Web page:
By Alex Hendrie, director of tax policy at Americans for Tax Reform
July 25, 2018
Since they were created in 2004, tax-advantaged Health Savings Accounts (HSAs) have become a successful tool toward promoting patient choice in health care.
HSAs are utilized in combination with a high deductible health plan and have proven to be a free-market health-care proposal that does not rely on mandates or cash subsidies. Today, 25 million American families and individuals save and spend their own money tax free on a variety of healthcare expenses — more than double the number of individuals that use ObamaCare exchanges.
Later this week, the House can take a huge step forward toward building on the success of HSAs in a way that will lower healthcare costs, expand individual freedom, strengthen retirement security, and further reduce taxes for middle class families.
The legislation — H.R. 6311, the “Increasing Access to Lower Premium Plans and Expanding Health Savings Accounts Act, and H.R. 6199, the “Restoring Access to Medication and Modernizing Health Savings Accounts Act” — contain numerous provisions to expand the scope and size of HSAs.
Most notably, these proposals would nearly double the contribution limit for an HSA from $3,450 to $6,650 for an individual and $6,900 to $13,300 for a family. The bills also expand access to HSAs by allowing working seniors enrolled in Medicare Part A to contribute to an HSA and allowing individuals with a bronze or catastrophic health plan to be eligible for an HSA. In addition, the proposals remove the ObamaCare restriction on using an HSA to purchase over-the-counter medications and expands HSAs to fitness expenses.
Combined, these proposals represent a much needed update to HSAs, which have a proven record in promoting consumer driven healthcare that lowers healthcare costs, increases savings, and strengthens retirement security.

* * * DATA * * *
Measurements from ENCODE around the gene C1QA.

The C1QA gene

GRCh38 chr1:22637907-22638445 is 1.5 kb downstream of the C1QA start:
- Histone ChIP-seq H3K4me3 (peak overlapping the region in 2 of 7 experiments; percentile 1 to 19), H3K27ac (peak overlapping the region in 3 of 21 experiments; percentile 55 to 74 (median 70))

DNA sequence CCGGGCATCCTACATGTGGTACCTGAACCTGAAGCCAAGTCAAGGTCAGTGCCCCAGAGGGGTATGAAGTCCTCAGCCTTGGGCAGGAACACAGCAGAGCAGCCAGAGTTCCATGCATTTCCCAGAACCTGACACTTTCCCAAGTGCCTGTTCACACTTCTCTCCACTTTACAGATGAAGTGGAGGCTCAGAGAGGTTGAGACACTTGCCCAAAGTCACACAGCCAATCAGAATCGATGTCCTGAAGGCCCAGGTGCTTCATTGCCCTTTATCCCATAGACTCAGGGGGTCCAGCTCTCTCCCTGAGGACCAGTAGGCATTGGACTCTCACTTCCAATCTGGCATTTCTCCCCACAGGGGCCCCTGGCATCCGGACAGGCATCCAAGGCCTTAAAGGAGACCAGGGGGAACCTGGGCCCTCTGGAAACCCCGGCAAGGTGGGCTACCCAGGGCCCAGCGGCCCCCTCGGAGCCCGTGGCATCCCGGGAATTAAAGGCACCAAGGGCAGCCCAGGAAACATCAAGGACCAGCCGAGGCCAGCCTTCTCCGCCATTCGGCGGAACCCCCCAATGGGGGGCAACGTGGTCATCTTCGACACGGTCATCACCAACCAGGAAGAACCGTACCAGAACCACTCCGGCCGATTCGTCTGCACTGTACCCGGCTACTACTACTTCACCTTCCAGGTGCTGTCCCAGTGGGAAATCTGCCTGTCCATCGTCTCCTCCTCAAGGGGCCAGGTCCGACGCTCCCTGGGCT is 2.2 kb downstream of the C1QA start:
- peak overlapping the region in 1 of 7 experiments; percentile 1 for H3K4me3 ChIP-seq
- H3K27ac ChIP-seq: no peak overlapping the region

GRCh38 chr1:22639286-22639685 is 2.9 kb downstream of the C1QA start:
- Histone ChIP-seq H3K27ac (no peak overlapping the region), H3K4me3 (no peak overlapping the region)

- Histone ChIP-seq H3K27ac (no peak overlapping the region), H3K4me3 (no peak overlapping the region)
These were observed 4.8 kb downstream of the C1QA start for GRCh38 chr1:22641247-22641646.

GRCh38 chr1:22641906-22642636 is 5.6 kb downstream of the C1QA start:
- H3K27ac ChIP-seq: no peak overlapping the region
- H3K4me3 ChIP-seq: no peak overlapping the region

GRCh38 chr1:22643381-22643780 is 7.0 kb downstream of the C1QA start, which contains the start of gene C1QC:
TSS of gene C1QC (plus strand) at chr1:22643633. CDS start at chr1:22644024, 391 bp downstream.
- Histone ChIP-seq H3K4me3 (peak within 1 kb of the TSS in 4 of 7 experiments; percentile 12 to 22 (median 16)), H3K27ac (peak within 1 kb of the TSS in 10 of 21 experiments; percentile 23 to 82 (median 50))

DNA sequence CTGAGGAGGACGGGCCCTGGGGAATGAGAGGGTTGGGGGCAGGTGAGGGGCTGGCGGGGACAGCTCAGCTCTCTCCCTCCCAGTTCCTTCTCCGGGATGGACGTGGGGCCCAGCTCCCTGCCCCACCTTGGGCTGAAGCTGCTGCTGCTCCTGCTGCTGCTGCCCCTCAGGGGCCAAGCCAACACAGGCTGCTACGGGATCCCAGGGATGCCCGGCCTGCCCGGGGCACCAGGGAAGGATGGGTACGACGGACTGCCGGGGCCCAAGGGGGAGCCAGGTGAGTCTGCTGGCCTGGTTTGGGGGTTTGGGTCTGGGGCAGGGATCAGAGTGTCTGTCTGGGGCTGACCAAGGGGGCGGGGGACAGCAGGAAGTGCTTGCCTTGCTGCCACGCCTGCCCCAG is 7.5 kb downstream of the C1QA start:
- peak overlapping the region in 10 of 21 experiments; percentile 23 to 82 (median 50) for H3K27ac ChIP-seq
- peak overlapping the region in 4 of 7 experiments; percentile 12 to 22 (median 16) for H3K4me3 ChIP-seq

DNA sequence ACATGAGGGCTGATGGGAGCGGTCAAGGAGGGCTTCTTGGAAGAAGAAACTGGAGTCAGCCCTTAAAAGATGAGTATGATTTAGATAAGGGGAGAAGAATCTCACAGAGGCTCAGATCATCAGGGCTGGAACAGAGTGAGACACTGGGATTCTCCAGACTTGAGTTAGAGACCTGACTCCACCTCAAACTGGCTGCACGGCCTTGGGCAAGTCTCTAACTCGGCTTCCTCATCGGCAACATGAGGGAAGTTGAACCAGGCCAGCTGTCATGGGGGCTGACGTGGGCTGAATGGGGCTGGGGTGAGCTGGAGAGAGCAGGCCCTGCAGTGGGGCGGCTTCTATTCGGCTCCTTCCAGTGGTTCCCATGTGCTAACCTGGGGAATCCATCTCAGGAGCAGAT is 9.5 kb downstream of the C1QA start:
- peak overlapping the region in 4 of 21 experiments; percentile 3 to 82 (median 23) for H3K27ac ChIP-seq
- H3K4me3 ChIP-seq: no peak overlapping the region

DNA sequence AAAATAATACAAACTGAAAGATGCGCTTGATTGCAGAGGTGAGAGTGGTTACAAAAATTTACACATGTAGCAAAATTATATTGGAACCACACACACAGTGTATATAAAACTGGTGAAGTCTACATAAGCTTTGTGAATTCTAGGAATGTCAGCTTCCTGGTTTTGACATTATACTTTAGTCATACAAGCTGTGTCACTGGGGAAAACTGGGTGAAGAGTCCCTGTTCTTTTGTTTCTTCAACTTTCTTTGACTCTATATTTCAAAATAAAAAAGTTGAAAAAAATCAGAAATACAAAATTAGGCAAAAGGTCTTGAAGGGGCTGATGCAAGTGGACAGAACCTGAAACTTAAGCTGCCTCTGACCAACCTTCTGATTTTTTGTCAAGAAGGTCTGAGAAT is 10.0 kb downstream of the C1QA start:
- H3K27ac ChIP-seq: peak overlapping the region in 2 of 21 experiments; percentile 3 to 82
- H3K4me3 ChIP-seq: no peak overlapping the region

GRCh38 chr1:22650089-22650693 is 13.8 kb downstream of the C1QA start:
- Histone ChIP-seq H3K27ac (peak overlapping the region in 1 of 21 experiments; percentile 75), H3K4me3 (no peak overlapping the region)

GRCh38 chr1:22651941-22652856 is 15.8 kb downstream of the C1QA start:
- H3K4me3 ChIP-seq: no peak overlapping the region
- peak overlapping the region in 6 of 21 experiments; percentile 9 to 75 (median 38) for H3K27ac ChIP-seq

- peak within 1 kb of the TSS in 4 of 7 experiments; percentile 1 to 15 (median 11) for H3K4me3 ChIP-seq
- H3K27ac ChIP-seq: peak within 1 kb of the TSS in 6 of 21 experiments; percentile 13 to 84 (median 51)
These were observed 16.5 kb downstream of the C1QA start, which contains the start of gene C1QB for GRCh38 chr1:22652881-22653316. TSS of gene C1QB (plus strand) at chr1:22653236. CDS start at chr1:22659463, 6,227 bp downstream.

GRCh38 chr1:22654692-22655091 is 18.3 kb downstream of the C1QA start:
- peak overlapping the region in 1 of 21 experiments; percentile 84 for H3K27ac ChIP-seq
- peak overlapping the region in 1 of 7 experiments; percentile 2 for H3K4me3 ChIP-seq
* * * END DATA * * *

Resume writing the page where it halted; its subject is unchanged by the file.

HSA funds are completely controlled by the individual and follow them between jobs, giving individuals an incentive to more efficiently spend on healthcare goods and services. Because of this, families and individuals that utilize HSAs spend less on health care and use fewer medical services without forgoing necessary primary and preventative care.
Under the existing contribution limits, an HSA user can accumulate as much as $360,000 after contributing to an account for 40 years assuming a rate of return of just 2.5 percent, according to theEmployee Benefit Research Institute. With a rate of return of 5 percent, an HSA user can accumulate $600,000 over 40 years.
This makes them a vital tool to plan for retirement, as a couple aged 65 years old will need an average of $280,000 to cover health-care costs throughout their retirement, according to research by Fidelity.
This HSA package is also a significant tax cut for American families, as they offer triple tax benefits to users — contributions made are tax free, interest and investment is earned tax free, and payments made to qualifying health expenses are tax free.
The proposals being considered by Congress this week total over $40 billion in lower taxes over the next decade, according to the Joint Committee on Taxation.
While the HSA reforms represent significant tax reduction, this is not the only tax cut on the agenda.
Lawmakers are also considering full repeal of the medical device tax and delay of the health insurance tax.
The 2.3 percent medical device tax is imposed on the roughly 6,500 medical device manufacturers, the majority of which are small businesses. This tax — which totals $30 billion over a decade — directly impairs the industry’s ability to innovate, invest, and create jobs.
The health insurance tax is similarly harmful to the economy and the U.S. healthcare system. Half of the tax is paid by those earning less than $50,000 a year and it will increase premiums by $5,000 per family over the next decade according to research by the American Action Forum. As many as 1.7 million small businesses and 23 million families that receive coverage through their employer are impacted by this tax.
Repealing these taxes is also a step forward in repealing the trillion dollars of ObamaCare taxes which also include a tax on innovative medicines, a tax on employer provided insurance, and even a tax on tanning beds. Over the long term, all of these taxes should be repealed.
Regardless, these tax cuts are a strong step in the right direction. In combination with the legislation to expand HSAs, lawmakers are taking a giant step toward expanding consumer driven healthcare reform that promotes more efficient healthcare spending, strengthens retirement security and reduces taxes on the middle class.